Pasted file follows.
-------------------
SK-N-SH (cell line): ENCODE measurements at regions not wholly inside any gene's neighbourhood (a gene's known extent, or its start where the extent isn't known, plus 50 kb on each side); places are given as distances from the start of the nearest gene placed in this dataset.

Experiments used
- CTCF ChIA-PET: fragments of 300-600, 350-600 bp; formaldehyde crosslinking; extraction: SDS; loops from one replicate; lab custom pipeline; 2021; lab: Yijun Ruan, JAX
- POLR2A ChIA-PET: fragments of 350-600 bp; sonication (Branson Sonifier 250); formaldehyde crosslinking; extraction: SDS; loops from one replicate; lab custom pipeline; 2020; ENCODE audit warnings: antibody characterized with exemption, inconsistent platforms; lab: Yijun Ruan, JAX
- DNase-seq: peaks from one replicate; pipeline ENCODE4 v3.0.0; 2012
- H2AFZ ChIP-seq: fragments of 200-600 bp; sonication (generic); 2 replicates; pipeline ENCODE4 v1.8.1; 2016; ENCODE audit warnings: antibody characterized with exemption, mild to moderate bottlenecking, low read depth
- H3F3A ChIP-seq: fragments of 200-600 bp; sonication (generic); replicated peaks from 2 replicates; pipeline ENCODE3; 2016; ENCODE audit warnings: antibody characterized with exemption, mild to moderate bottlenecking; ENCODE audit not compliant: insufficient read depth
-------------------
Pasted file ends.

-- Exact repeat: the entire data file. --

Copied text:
SK-N-SH (cell line): ENCODE measurements at regions not wholly inside any gene's neighbourhood (a gene's known extent, or its start where the extent isn't known, plus 50 kb on each side); places are given as distances from the start of the nearest gene placed in this dataset.

Experiments used
- CTCF ChIA-PET: fragments of 300-600, 350-600 bp; formaldehyde crosslinking; extraction: SDS; loops from one replicate; lab custom pipeline; 2021; lab: Yijun Ruan, JAX
- POLR2A ChIA-PET: fragments of 350-600 bp; sonication (Branson Sonifier 250); formaldehyde crosslinking; extraction: SDS; loops from one replicate; lab custom pipeline; 2020; ENCODE audit warnings: antibody characterized with exemption, inconsistent platforms; lab: Yijun Ruan, JAX
- DNase-seq: peaks from one replicate; pipeline ENCODE4 v3.0.0; 2012
- H2AFZ ChIP-seq: fragments of 200-600 bp; sonication (generic); 2 replicates; pipeline ENCODE4 v1.8.1; 2016; ENCODE audit warnings: antibody characterized with exemption, mild to moderate bottlenecking, low read depth
- H3F3A ChIP-seq: fragments of 200-600 bp; sonication (generic); replicated peaks from 2 replicates; pipeline ENCODE3; 2016; ENCODE audit warnings: antibody characterized with exemption, mild to moderate bottlenecking; ENCODE audit not compliant: insufficient read depth